2020-04-07

The map of desert distribution in 1:2,000,000 in China (1974)

Desertification is a kind of land degradation with aeolian sands as the main symbol caused by the uncoordinated human-land relationship in arid, semi-arid and some semi-humid regions of northern China. Data source: edited by the China Institute of Glacial and Frozen Desert and coordinated by the Institute of Geography of the Chinese Academy of Sciences. Based on aerial photographs from the 1970s and field research, a 1: 2 million desert map was drawn. Mapping of the 14 million "Map of the People's Republic of China" published in 1971. First, the data set content 1.Desert_Ch_2009 (desert distribution) 2.Dune_hight_Ch_200 (dune height) 3.Gobi_Ch_200 (Gobi) 4.Wind_eroded_land_Ch_200 (wind erosion data) The fields of the desertification attribute table are as follows: (1) Semifixed (semi-fixed dunes): undulating sandy land (2-1), thicket dunes (2-2), parabolic dunes (2-3), beam nest dunes (2-4), sand ridges And dendritic sand ridge (2-5), honeycomb sand dune (2-6), honeycomb sand ridge (2-7), composite sand ridge (2-8) (2) Fixation (fixed dune): flat sandy land (3-1), grassland bush (3-2), sand ridge (3-3), honeycomb sand dune (3-4) (3) Migratory: Crescent sand dunes and dune chains (1-1), Crescent sand ridges and dunes (1-2), Lattice dunes and Lattice dune chains (1-3), Fish scales Sand dunes (1-4), feathery dunes (1-5), pyramid dunes (1-6), composite dunes and dune chains (1-7), composite dunes (1-8), composite Dome-shaped dunes (1-9), chain-shaped sand hills (sand dunes) (1-10), stacked chain-shaped sand hills (1-11), compound ridge-shaped sand hills (1-12), composite chain-shaped Sand Mountain (1-13), Pyramid Sand Mountain (1-14) (4) class_id: encoding of desertification attributes Projection information PROJCS ["Albers", GEOGCS ["GCS_Beijing_1954", DATUM ["Beijing_1954", SPHEROID ["Krasovsky_1940", 6378245.0,298.3]], PRIMEM ["Greenwich", 0.0], UNIT ["Degree", 0.0174532925199433]], PROJECTION ["Albers_Conic_Equal_Area"], PARAMETER ["False_Easting", 0.0], PARAMETER ["False_Northing", 0.0], PARAMETER ["longitude_of_center", 105.0], PARAMETER ["Standard_Parallel_1", 25.0], PARAMETER ["Standard_Parallel_2", 47.0], PARAMETER ["latitude_of_center", 0.0], UNIT ["Meter", 1.0]]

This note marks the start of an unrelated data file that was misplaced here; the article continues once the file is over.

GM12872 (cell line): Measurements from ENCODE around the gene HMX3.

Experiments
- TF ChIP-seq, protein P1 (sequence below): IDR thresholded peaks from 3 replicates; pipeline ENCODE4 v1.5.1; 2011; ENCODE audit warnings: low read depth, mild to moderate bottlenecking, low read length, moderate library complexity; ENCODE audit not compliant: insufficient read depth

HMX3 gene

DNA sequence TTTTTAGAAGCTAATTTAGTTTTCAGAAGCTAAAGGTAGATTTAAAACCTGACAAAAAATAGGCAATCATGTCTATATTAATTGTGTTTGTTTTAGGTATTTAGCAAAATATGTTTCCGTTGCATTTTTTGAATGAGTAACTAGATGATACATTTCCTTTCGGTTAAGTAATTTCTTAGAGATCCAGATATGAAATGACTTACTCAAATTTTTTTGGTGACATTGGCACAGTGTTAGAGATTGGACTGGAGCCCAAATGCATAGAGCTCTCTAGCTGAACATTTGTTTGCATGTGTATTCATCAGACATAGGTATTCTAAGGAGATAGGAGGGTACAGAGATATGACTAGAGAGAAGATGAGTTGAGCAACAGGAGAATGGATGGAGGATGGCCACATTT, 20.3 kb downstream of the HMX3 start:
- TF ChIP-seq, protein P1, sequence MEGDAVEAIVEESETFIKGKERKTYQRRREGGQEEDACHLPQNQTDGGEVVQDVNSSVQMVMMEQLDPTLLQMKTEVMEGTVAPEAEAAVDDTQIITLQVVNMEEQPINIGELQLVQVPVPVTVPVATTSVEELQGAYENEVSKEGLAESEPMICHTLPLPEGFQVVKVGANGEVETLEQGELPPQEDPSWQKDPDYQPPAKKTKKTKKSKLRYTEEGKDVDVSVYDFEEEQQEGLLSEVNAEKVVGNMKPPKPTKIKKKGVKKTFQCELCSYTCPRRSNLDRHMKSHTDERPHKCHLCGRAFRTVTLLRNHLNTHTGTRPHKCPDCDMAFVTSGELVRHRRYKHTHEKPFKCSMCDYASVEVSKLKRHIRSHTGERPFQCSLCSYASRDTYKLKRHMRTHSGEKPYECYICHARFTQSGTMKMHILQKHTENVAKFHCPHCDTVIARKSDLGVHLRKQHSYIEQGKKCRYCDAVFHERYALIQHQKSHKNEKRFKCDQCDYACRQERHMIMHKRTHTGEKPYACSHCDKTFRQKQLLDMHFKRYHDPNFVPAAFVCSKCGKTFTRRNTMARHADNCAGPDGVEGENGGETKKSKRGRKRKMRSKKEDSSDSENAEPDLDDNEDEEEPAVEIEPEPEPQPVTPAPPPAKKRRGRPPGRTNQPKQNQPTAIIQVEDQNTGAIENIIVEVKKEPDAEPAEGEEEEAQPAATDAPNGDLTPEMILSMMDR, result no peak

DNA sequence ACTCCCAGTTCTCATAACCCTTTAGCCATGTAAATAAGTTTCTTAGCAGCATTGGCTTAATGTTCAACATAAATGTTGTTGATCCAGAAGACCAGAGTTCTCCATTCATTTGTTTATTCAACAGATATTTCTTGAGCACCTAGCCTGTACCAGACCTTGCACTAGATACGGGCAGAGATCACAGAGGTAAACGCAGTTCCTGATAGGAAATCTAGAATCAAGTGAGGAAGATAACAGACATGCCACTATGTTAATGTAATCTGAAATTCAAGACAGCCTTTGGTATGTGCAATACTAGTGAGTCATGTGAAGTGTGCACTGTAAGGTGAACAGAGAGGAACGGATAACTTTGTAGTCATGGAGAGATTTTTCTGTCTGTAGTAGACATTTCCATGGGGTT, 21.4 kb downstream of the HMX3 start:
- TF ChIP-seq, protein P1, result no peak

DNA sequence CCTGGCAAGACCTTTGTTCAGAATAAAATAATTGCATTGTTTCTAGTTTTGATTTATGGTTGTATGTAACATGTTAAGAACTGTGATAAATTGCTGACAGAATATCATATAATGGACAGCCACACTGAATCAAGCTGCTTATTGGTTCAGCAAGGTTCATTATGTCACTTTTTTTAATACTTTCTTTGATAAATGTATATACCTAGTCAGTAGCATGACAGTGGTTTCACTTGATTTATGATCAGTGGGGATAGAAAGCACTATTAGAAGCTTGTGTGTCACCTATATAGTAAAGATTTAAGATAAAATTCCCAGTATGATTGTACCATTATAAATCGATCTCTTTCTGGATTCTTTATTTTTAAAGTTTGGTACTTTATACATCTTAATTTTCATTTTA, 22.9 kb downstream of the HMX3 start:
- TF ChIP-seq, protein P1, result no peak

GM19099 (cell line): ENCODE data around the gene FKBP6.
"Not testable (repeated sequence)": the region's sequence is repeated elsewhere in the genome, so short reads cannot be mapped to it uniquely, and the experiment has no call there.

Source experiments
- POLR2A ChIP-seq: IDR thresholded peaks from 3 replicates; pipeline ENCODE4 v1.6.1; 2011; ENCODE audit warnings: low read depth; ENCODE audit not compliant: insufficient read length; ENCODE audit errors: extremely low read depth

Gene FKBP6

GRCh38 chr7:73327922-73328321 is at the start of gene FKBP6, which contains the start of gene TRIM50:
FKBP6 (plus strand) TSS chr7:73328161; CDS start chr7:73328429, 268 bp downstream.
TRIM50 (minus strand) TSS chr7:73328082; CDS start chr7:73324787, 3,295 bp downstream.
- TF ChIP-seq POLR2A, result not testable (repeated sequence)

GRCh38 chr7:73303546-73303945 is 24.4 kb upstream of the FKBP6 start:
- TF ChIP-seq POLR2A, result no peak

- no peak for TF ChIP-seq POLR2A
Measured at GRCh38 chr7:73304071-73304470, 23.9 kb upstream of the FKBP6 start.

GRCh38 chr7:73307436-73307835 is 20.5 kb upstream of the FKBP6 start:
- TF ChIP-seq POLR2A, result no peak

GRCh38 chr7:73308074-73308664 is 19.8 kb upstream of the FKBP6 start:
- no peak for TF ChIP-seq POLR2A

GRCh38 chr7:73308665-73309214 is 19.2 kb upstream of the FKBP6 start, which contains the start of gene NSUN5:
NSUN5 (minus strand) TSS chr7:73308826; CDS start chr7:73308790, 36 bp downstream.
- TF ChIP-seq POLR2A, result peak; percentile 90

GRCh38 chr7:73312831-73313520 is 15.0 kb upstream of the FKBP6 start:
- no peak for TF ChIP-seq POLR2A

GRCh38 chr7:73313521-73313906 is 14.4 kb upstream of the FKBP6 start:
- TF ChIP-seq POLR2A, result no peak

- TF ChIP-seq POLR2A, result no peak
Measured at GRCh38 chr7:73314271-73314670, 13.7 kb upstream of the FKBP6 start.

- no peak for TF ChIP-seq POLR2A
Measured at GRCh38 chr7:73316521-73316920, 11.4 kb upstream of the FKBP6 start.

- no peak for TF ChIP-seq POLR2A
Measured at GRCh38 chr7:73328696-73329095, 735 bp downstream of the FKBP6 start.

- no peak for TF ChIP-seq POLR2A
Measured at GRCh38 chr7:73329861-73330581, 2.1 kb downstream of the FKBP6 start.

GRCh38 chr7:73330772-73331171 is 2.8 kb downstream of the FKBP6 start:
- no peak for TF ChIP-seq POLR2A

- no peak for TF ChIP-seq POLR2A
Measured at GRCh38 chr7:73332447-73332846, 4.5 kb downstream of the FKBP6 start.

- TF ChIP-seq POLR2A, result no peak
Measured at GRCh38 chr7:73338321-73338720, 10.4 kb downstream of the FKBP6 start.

2020-04-07

Glacier inventory of the Pengqu Basin, Himalayas, China (2004)

This glacier inventory is jointly supported by the International Centre for Integrated Mountain Development (ICIMOD) and United Nationenvironment Programme / Regional Resourc Centre, Asia and The Pacific (UNEP / RRC-AP), Cold and Arid Region Environmental and Engineering Research Institute(CAREERI). 1. The glacier inventory uses landsat (TM, ETM) and Aster remote sensing data to reflect the current state of glaciers in the Himalayas in 2004. 2. Glacier inventory coverage: Pumqu (Arun), Rongxer (Tama Koshi), Poiqu (Bhote-Sun Koshi), Jilongcangbu (Trishuli), Zangbuqin (Budhigandaki), Majiacangbu (Humla Karnali), etc. watersheds in Himalayan. 3. The glacier inventory includes: glacier location, glacier code, glacier name, glacier area, glacier length, glacier thickness, ice reserves, glacier type, glacier orientation, etc. 4. Data projection information: Projection: Transverse_Mercator False_Easting: 500000.000000 False_Northing: 0.000000 Central_Meridian: 87.000000 Scale_Factor: 0.999600 Latitude_Of_Origin: 0.000000 Linear Unit: Meter (1.000000) Geographic Coordinate System: GCS_WGS_1984 Angular Unit: Degree (0.017453292519943299) Prime Meridian: Greenwich (0.000000000000000000) Datum: D_WGS_1984 Spheroid: WGS_1984 Semimajor Axis: 6378137.000000000000000000 Semiminor Axis: 6356752.314245179300000000 Inverse Flattening: 298.257223563000030000 For detailed data description, please refer to the document and report.

2020-04-07

MODIS Snow cover product dataset in China (2000-2004)